Degas was born in 1834 in Paris, France. He was trained in the classics, through which he developed traditional techniques as well as inspiration from outside influences such as the Italian Renaissance painters and their frescoes. While he lived through the Impressionist era, he never conceded to taking on the label, preferring to be called a realist. Nevertheless, his scenes depict many of the core tenants of impressionist art in his choice of open air landscapes, figure contours, and scenes of modern life in cafes and theaters. His late work in particular possesses a certain sense of ambiguity, recognized for its trance-like state between past and resent. The notable features of dangers are almost invariably shown in rehearsal or backstage, evoking a deeper understanding for the effort and sacrifices made in the strive for artistic perfection.
Petitte danseuse de quatorze ans (1878-81)
In the early 1880s Degas began to pull away from Impressionism and experiment with his monotype series, most famously the wax doll of a sculpture, the Petitte danseuse de quatorze ans (1878-81). The raw uncast wax of the dancer contrasts with the real, literalist silk and linen, the tutu of tulle and cotton bodice, on show in a museum glass cabinet. The institution nature of the presentation seems to underline the connection between art, commodity, and the specimen exhibition. The sculpture was like nothing else of its time, received by most as radical in its “devenustation” of the female face and body, with ugly features supposedly revealing “plebian” origins. This piece established Degas as a sculptor of note, despite the lack of specialist training in the field.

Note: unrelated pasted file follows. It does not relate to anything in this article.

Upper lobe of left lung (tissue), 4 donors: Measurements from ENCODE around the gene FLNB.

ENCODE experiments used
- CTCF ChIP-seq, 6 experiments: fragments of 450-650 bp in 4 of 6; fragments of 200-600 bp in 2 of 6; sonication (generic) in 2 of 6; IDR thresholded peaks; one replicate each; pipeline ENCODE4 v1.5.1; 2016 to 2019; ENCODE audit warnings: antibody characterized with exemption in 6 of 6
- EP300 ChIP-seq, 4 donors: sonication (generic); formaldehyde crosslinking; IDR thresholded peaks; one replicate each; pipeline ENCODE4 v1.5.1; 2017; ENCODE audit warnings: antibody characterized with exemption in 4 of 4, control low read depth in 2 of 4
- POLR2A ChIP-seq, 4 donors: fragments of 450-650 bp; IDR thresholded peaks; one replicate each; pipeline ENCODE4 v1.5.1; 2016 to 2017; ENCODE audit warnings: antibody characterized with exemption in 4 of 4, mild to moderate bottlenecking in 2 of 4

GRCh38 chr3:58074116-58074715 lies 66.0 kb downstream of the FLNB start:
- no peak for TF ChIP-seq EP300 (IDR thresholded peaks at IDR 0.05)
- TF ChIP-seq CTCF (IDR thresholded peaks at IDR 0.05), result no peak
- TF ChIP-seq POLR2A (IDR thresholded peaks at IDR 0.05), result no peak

Danseuses a la barre (1890)
Etude de nu pour une danseuse a la barre (1895-98)
From the late 1880s until 1910, Degas confined himself largely to four subjects: dancers, nudes, jockeys, and horses. This study and oil painting provide a striking example of the artist’s fascination with the female nude and the ballet. The first,, Étude de Nu pour une Danseuse á la Barre, is pastel and charcoal on paper, in which Degas examines the female body in particular pose,, exploring the nuances of movement and form. In the late period of his oeuvre, his work in pastel features mostly nudes, utilizing sponging, scribbling, hatching, and smudging techniques. Degas' lasting interest in dance ranges from these natural unguarded gestures of dancers at rest to the more stylized, trained movements of classical ballet. For his large pastels, Degas often utilized such preliminary studies of isolated figures. The second piece, Danseuses a la barre, shows the dancer now clothed in a tutu and shoes. The viewer seems to catch the figure in a private moment, her head turned gently and only partially visible. The immediacy of the figure augments the captivating beauty of her pose, while the gaze evokes a more melancholy effect of concentrated effort. Degas’s masterful depiction of the human body in motion creates a visual metaphor for the strive for artistic perfection.
Degas, Edgar, and Martin Schwander. Edgar Degas: The Late Work. Ostfildern, Germany: Hatje Cantz, 2012. Print.